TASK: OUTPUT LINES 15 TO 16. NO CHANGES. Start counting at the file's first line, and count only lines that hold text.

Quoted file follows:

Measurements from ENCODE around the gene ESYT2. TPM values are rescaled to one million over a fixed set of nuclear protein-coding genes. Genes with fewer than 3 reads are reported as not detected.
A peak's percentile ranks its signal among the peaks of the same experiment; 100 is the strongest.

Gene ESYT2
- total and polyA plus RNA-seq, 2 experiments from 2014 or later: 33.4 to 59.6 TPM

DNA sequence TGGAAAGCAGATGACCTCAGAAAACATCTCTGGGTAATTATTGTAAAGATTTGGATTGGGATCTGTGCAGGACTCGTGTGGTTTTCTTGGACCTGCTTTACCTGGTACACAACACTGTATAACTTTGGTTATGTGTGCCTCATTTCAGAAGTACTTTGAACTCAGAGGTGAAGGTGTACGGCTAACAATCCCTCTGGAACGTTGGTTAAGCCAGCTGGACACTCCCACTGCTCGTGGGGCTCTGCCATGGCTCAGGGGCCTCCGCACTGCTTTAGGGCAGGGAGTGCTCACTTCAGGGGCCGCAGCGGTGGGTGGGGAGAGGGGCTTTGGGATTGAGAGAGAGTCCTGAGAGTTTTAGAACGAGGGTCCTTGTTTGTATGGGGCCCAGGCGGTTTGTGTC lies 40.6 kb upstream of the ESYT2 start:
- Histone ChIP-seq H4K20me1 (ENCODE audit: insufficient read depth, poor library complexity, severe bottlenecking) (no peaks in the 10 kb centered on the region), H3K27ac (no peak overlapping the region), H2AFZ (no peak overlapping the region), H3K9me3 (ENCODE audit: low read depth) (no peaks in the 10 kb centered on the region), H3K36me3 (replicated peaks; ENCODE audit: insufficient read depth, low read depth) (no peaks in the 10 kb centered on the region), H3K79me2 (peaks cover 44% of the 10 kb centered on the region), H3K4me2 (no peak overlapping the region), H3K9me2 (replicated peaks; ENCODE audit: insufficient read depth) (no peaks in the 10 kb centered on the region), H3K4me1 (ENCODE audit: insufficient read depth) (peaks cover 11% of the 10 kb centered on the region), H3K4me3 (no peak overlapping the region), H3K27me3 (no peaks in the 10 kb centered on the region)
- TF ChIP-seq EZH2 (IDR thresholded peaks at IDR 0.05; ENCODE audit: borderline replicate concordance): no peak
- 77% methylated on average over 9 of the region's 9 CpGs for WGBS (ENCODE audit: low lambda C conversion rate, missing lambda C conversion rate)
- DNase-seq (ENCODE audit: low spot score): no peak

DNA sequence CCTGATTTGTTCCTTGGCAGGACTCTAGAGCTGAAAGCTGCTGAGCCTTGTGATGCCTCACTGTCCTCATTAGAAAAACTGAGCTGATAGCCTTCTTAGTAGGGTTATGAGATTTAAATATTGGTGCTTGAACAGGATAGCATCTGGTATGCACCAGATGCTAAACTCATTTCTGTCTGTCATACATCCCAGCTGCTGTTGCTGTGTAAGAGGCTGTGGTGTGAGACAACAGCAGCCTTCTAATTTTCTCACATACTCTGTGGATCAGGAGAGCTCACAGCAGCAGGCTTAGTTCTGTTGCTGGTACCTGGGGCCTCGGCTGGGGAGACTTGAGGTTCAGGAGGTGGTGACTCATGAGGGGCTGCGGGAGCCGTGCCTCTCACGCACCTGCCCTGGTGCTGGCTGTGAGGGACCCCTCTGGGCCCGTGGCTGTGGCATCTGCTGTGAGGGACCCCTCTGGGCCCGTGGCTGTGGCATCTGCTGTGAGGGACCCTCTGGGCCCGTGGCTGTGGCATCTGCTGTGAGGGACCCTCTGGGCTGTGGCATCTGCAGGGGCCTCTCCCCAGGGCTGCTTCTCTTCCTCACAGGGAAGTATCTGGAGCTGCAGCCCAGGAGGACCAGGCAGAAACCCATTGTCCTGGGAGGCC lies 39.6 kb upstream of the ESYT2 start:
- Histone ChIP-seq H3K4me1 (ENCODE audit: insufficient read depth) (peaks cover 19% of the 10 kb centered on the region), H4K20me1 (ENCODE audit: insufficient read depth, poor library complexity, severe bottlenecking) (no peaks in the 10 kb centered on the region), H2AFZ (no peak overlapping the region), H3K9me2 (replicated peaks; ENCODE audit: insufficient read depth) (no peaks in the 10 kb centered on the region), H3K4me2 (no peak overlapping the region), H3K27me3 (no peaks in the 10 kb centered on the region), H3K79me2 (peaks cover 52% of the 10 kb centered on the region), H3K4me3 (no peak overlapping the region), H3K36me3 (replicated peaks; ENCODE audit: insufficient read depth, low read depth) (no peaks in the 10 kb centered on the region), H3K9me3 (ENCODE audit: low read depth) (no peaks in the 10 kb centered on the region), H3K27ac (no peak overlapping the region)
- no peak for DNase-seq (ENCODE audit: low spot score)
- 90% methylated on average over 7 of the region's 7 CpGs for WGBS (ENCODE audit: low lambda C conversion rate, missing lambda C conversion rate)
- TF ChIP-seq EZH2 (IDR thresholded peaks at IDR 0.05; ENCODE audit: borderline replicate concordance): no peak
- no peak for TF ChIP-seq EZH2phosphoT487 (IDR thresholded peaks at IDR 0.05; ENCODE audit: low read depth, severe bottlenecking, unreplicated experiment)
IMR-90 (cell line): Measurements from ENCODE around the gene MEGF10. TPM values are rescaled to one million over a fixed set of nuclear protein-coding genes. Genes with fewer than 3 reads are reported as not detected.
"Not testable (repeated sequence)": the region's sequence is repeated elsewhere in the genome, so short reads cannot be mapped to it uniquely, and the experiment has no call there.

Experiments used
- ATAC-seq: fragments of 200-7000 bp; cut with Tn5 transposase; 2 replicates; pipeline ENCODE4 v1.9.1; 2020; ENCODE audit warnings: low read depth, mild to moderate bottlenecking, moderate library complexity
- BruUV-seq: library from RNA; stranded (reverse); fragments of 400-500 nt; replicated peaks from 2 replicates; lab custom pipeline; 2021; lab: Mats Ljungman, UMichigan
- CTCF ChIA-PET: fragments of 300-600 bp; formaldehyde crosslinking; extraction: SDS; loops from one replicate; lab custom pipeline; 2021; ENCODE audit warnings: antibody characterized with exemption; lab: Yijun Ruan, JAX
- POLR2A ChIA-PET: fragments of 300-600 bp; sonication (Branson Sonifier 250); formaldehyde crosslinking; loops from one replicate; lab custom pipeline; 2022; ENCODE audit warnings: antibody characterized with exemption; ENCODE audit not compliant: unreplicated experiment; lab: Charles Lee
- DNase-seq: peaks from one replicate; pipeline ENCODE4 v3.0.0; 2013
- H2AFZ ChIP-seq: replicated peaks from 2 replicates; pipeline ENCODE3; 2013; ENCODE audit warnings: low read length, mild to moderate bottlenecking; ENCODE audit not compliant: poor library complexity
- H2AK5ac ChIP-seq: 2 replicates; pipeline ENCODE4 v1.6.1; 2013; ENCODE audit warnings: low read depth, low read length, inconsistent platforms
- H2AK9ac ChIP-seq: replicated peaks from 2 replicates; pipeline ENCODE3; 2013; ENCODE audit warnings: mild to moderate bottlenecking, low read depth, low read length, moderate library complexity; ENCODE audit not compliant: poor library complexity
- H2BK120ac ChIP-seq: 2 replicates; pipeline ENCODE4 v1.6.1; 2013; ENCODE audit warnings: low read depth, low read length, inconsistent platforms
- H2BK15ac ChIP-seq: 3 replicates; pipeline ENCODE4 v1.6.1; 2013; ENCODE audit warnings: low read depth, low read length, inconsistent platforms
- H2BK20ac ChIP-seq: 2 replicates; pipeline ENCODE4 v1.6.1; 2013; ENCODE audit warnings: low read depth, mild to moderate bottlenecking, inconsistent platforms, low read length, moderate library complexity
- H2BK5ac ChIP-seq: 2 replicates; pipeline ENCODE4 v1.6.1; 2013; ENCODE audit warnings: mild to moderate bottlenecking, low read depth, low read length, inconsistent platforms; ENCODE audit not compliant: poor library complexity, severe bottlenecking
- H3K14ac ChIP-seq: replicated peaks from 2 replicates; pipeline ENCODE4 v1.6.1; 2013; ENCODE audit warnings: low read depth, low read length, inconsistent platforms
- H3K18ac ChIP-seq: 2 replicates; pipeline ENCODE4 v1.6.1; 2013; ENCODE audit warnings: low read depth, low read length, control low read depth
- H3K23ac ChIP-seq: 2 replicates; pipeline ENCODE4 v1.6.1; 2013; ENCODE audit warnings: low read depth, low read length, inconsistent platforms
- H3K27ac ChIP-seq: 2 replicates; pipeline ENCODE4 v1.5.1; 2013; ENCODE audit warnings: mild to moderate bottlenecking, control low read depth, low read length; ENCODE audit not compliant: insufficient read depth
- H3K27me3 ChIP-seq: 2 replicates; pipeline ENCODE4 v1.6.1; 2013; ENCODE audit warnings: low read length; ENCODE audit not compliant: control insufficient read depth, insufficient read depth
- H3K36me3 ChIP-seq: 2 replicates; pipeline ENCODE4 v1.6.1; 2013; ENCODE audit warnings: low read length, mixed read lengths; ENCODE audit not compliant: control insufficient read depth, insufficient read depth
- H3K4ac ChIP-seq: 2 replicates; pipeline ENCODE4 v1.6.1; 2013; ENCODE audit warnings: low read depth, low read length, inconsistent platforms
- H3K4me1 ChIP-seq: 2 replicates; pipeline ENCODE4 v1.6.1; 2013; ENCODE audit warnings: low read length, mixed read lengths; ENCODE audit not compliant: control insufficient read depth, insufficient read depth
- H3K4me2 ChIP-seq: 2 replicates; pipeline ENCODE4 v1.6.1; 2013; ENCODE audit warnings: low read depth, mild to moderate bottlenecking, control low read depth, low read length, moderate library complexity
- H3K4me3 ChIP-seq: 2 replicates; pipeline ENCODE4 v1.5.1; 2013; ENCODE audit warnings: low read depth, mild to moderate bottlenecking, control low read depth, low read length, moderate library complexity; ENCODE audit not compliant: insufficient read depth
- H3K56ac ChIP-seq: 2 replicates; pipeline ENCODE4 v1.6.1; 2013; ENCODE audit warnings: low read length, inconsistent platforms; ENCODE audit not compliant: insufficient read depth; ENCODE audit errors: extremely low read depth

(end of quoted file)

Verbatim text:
- no peak for TF ChIP-seq EZH2phosphoT487 (IDR thresholded peaks at IDR 0.05; ENCODE audit: low read depth, severe bottlenecking, unreplicated experiment)
IMR-90 (cell line): Measurements from ENCODE around the gene MEGF10. TPM values are rescaled to one million over a fixed set of nuclear protein-coding genes. Genes with fewer than 3 reads are reported as not detected.